The book throws you into the middle of a world spanning war, between multiple factions, and a ton of characters who all have different motivations. The world itself has a ton of history that is only hinted at, and from what I’ve heard continues to open up and be fleshed out in the next few books in the series.

I’m a sucker for fleshed out worlds, with their own histories, and little details that bring them to life. That and well done protagonists that all have depth and motivations beyond killing the big bad foozle with the sword of wizbang just cause. Gardens of the Moon accomplishes what I only had thought George R.R. Martin had done so far this generation, and created a wonderful world I can’t wait to get to know better.

New Stuff

– I was pointed to this little gem of an independant game by Quarter to Three, a board I’ve taken to visiting recently. Mount & Blade is a fairly addiciting medieval combat game at the moment.

You create your character, the usuall stats type system, but the game also has a really robust face creator for creating a unique character for yourself. Then you go out and build yourself an army of locals and train them and yourself to take on river pirates and bandits, before moving on to other larger and harder bands of roving bad guys. The game has an impressive combat engine, where you can ride your horse to battle or move on foot to take on your enimies. And all this done buy a husband and wife team from Hungary. Check out Mount & Blade.

Star Control 2 – one of the best games I’ve ever played has had it’s source code released a few years back by the authors and there is a crew of people updating the game to run on modern computers. The Ur-Quan Masters has just released version 0.4 of their project. Go get it, try out the amazing music re-mix packs as well.

– I’ve heard a few rumblings that George R. R. Martin has finished up the fourth book in the Song of Ice and Fire series that he’s been writing entitled “A Feast for Crows.” After five years of waiting, it’s about time.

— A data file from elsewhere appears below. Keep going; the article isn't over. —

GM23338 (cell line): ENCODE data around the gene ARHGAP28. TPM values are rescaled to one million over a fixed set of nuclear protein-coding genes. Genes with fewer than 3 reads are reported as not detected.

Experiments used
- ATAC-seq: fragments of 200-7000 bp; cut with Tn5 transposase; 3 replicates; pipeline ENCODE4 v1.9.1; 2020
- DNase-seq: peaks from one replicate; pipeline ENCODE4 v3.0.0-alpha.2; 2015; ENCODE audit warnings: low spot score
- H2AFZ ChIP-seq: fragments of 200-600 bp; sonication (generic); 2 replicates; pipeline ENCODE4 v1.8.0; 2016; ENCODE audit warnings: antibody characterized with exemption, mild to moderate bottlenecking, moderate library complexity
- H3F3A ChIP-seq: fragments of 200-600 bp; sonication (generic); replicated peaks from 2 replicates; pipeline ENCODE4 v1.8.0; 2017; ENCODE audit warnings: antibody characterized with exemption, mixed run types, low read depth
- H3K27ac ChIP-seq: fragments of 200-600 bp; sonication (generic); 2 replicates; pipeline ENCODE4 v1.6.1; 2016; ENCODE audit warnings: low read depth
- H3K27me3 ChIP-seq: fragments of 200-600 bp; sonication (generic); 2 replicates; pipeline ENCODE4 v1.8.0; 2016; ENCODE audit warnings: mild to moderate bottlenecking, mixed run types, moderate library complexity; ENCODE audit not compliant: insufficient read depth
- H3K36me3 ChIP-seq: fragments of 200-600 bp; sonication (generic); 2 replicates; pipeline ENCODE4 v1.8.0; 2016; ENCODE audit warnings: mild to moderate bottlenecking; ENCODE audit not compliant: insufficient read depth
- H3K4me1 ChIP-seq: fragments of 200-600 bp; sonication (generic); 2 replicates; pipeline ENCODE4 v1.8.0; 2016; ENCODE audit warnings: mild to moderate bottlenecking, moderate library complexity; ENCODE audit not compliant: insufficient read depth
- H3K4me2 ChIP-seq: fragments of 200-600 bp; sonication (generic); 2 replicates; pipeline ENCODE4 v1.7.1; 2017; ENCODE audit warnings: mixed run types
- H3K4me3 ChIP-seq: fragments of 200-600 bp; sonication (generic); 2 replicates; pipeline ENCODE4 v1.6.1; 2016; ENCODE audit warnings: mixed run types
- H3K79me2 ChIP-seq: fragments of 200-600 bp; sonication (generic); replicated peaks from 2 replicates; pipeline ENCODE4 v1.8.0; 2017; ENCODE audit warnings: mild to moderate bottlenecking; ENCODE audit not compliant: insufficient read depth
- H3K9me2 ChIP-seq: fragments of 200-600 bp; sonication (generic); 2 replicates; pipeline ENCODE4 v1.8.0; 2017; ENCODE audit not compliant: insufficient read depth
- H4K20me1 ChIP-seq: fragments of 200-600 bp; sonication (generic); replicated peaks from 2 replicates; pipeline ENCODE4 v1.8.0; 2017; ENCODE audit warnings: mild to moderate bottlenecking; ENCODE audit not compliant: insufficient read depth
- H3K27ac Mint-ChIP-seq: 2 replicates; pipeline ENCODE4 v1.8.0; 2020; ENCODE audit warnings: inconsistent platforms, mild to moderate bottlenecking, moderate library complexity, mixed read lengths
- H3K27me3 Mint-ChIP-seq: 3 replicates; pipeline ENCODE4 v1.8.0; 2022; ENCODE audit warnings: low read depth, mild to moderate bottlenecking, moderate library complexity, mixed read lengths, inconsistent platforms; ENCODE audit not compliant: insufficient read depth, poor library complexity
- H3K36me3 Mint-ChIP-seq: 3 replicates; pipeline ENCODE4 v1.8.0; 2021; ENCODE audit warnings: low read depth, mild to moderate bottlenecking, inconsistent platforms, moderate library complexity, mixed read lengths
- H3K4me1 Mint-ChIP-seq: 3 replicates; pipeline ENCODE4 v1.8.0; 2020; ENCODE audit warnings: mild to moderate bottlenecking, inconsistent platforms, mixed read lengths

BBS: The Documentary is now shipping. This guy devoted years of his time and hours and hours of footage to interviewing people who were involved in the old days of BBS’s (Bulletin Board Systems) in the days before the Internet as we know it exsisted. BBS’s were usually more community based and you tended to actually know a good deal of the people visiting them. I’ll review it more when I recieve my copy.

Books, always so many to read

Been away. I know. I’m a lazy guy sometimes. Been focusing a lot of my energy into getting ready for training for my new job. Lot’s to learn and absorb. Hopefully two weeks from now with the training done with I’ll be back and writing again. Been keeping myself busy with reading (covered later) and playing Super Mario World with the wife, along with the game below, Doukutsu Monagatari. Addicting little pleasures. Been to pretty much every coffee shop in Tacoma studying, and still really havn’t found a consistent or even really good Americano here in Tacoma. I’m sure it exsists, at least I hope it does.

But, to keep my mind away from the cardiovascular system, and the joys of treating hypertrigliceridemia and hypertension, I’ve been trying to read more. Been reading comics a bit, but also trying to cut down my backlog of books that I have to read. Both my wife and I havn’t been to a book store in a month or two, because we know we’d just buy more books that would have to go on the shelf and just add to all the other books we want, or just have been meaning to read.

As a treat tonight we went to Borders after a nice meal out (date night!) and while checking up on authors I like I found Nick Hornby’s new book – The Polysyllabic Spree. It’s his account of his own struggle to keep up with the books he buys and the books he’s been meaning to read. It kind of made me think about my back log and since I havn’t been writing much recently I wanted to write about it!

Books I’m Reading Now (Yes, I tend to read more than one book at a time)

  • The Fabric of the Cosmos by Brian Greene – I always enjoy a good non-fiction science book and Brian Greene is an entertaining writer, keeping me updated on the latest developments in physics dealing with space, time and the basics of how the universe really works.
  • The Polysyllabic Spree by Nick Hornby – Just got it, and it’s for my flight back to New Jersey, but I like it already.
  • Infinite Jest by David Foster Wallace – This thick and heavy book is slow going. Not because it isn’t good. It’s huge, thick, unwieldy and with a ton of Wallace signiture footnotes. Great writing, but work to read on account of how big and thick the book is to read. I’ll get there.

A few of the books on the shelf:

Reading, my hobby alongside my gaming habit.